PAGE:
MAY 17, 2016 06:01 AM PDT

Treating Paranoia With Virtual Reality?

The term “practice makes perfect” can apply to learning a sport or a musical instrument but new research shows that a high tech form of practice, using virtual reality, can help those who suffer from paranoia learn to perceive their environment as safe. Situations like crowded elevators or public transportation can cause daunting anxiety to those with certain mental illnesses such as paranoia or delusions and by experiencing some of those environments virtually, some patients can recover.
 
Can VR simulations help patients with paranoia?

The study was conducted at Oxford University in the UK and funded by the Medical Research Council. The results were published recently in the British Journal of Psychiatry and suggest that traditional psychological therapy techniques along with the technology in virtual environments could be life-changing for some patients crippled with the fear and anxiety paranoia can produce
 
Severe paranoia is rare, but it’s the most debilitating. Many patients who are schizophrenic also have paranoid delusions. They fully believe that others, even strangers, are out to hurt them. It’s irrational and often medication and counseling are not effective in convincing patients that they are safe and that their fears are unfounded. Many sufferers become home bound which only reinforces the belief that they are in danger. By limiting social contact, not going to crowded places they perceive as dangerous and not engaging in relationships, patients with paranoia believe they have avoided the danger and kept themselves safe by taking such extreme measures. That kind of behavior only serves to reinforce the reality of their fears and the disease progresses.  They believe their isolation and avoidance has been their best defense and cannot be convinced otherwise.
 
The team at Oxford, led by Professor Daniel Freeman the Department of Psychiatry, wanted to test whether patients could 're-learn' that formerly feared situations were actually safe. It was nearly impossible to find patients who would submit to be taken to places they found so difficult and scary however. That is where the virtual reality technology came into the picture. Situations like crowded public spaces or social interactions were created within the virtual reality landscape to help patients try to process those situations.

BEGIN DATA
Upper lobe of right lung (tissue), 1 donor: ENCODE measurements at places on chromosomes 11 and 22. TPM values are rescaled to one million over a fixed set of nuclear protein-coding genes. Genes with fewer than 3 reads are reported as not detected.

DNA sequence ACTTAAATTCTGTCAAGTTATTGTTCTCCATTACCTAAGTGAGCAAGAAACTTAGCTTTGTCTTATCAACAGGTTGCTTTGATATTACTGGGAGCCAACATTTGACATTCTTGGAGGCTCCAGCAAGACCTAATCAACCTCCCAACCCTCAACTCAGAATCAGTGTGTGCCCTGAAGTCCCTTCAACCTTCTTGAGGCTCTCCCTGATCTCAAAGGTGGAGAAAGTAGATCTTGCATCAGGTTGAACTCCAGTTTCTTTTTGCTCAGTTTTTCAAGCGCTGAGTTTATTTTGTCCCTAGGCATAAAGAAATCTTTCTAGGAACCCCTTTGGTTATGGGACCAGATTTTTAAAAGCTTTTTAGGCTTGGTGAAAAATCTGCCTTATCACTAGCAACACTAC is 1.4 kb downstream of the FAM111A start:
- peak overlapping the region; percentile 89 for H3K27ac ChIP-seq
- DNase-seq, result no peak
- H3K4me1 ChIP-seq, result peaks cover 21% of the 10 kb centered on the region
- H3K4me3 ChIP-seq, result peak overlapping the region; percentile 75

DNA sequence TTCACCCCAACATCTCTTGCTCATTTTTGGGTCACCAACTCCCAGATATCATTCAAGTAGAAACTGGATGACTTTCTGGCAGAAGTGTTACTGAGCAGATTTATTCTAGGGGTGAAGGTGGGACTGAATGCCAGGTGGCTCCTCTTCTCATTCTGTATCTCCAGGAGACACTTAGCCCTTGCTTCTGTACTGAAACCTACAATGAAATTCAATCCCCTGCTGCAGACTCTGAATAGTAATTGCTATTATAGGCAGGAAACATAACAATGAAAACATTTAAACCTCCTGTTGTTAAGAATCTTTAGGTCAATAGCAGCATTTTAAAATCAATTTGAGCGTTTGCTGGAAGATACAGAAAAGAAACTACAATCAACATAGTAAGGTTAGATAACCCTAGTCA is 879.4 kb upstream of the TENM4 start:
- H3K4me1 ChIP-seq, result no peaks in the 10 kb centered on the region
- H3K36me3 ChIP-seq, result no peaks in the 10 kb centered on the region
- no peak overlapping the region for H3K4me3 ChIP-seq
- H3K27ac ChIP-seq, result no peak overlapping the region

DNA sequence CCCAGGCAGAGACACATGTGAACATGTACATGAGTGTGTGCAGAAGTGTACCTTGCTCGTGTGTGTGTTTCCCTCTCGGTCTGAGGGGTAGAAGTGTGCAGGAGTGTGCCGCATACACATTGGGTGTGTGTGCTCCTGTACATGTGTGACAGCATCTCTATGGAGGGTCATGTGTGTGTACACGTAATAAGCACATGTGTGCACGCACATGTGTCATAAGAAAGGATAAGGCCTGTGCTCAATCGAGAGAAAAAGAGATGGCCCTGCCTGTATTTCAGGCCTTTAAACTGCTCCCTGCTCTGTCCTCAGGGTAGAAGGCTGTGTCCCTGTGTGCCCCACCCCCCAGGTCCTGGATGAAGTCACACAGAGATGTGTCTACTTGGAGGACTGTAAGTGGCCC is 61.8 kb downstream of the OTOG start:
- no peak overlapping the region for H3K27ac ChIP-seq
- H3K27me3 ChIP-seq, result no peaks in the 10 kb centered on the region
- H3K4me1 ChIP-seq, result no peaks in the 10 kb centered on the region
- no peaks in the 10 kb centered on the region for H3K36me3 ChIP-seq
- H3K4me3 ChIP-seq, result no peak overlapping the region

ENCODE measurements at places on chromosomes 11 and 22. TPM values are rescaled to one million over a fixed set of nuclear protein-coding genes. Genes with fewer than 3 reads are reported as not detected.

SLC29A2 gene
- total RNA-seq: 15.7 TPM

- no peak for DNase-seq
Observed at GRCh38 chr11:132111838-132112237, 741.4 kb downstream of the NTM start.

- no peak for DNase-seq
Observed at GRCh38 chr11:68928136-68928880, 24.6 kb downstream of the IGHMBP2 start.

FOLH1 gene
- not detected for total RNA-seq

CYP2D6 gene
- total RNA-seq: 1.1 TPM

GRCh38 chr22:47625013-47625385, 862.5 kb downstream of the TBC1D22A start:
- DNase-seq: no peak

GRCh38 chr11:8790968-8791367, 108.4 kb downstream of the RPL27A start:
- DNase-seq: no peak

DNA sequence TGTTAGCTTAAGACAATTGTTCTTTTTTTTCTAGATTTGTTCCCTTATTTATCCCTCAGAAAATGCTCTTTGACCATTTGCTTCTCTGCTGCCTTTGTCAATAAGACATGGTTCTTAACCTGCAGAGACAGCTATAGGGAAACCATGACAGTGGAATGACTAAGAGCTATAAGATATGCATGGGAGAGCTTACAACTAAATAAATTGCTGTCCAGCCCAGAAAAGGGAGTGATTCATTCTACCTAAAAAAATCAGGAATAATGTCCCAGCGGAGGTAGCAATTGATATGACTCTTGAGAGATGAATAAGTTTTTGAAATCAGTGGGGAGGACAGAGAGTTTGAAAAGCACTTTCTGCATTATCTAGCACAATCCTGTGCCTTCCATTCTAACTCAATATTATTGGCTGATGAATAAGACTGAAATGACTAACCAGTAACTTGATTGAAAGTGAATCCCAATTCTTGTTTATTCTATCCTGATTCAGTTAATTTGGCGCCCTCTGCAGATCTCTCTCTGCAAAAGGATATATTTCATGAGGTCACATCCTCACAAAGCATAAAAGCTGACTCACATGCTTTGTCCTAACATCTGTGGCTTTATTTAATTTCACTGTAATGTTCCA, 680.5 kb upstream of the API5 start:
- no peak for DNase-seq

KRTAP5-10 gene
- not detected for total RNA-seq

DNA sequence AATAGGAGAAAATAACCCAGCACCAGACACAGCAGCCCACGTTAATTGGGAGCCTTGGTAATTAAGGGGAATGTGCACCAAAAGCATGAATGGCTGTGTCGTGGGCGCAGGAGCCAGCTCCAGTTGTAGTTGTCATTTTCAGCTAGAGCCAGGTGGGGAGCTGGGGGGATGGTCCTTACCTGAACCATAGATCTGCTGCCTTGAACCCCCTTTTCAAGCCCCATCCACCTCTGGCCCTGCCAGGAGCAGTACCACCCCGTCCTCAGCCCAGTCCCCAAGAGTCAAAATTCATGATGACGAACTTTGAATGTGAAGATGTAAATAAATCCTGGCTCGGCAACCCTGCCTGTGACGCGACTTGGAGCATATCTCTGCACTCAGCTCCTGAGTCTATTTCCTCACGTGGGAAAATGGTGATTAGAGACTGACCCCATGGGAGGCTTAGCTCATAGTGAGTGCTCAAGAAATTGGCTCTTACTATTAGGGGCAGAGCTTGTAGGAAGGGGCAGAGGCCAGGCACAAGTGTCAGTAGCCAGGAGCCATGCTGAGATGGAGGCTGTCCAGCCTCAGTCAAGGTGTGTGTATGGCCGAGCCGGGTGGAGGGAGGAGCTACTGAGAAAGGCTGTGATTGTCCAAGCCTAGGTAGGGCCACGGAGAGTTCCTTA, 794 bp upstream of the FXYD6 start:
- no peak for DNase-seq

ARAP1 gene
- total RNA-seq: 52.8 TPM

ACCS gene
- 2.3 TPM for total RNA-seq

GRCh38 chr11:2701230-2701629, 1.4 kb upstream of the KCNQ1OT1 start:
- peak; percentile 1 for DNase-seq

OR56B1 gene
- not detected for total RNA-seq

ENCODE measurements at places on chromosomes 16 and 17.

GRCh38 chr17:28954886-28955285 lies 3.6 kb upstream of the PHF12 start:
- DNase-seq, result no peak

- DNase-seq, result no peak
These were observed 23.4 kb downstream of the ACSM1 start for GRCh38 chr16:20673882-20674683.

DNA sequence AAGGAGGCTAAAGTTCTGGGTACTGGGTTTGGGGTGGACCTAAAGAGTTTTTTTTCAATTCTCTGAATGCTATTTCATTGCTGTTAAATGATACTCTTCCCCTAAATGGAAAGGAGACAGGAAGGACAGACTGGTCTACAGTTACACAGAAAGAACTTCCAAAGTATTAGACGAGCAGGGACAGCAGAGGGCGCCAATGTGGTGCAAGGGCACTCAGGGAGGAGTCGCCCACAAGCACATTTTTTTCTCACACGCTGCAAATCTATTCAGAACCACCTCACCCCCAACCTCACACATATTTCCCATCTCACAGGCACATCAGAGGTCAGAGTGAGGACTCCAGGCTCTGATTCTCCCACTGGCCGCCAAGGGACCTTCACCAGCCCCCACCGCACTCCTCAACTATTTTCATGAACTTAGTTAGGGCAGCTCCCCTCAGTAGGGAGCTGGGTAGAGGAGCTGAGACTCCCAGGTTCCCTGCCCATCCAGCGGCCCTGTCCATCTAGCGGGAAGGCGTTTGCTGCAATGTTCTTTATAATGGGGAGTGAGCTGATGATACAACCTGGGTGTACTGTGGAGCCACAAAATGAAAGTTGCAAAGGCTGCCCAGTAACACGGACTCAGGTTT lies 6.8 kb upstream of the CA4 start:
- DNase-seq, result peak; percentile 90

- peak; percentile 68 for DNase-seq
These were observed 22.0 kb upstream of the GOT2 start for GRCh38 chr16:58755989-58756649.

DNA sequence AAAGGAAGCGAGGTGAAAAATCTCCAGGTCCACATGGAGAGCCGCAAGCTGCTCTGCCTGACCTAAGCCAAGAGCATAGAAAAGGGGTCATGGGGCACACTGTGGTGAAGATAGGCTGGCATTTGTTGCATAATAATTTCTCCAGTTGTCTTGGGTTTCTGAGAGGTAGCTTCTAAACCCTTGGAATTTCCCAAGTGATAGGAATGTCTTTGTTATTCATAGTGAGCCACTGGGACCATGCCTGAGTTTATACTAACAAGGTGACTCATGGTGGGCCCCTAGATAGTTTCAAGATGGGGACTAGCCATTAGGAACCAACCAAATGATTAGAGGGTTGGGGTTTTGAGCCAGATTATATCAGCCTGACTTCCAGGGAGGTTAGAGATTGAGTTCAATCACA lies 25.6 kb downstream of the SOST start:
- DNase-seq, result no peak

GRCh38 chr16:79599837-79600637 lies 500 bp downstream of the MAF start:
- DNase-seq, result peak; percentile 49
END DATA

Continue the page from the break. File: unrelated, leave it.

Thirty patients were recruited from the ranks of those receiving treatment services at Oxford Health NHS Foundation Trust. All the patients went into virtual reality simulations that involved a ride on a public train and encounters in a crowded elevator. Each time a patient had a session in the VR environment, the numbers of other simulated people, called avatars, were increases, so the experience became very much like the real world. While it was difficult for these patients, they were assured that continuing to stay in the simulation would re-train their brain to perceive the situation as safe.
 
The patients were randomly given different instructions on how to cope. One group was told it was OK to use some of their coping strategies like refusing eye contact or small talk and that eventually they would simply get used to it, if not completely over it.  Another group was pushed more to drop their defense mechanisms and interact with the avatars within the game by returning a glance, making extended eye contact and standing near them. This group showed a significant reduction in their paranoid delusions. By the end of the study over 50% of these study participants were no longer experiencing severe symptoms. Even the group who still used some of the defense moves showed some improvement, with 20% seeing a reduction in delusions. These reductions were measured on the testing day, and the researchers plan to do more work with the VR therapy to see if the benefits can last beyond the day of the experience into real world interactions.
 
In a press release Professor Freeman stated, “Paranoia all too often leads to isolation, unhappiness, and profound distress. But the exceptionally positive immediate results for the patients in this study show a new route forward in treatment. In just a thirty-minute session, those who used the right psychological techniques showed major reductions in paranoia. It’s not easy work for patients, since lowering defenses takes courage. But as they relearned that being around other people was safe we saw their paranoia begin to melt away. They were then able to go into real social situations and cope far better. This has the potential to be transformative.” Check out the video below to learn more about how this study worked and what it could mean for some.
 
Source: Oxford UniversityBritish Journal of Psychiatry
About the Author
  • I'm a writer living in the Boston area. My interests include cancer research, cardiology and neuroscience. I want to be part of using the Internet and social media to educate professionals and patients in a collaborative environment.
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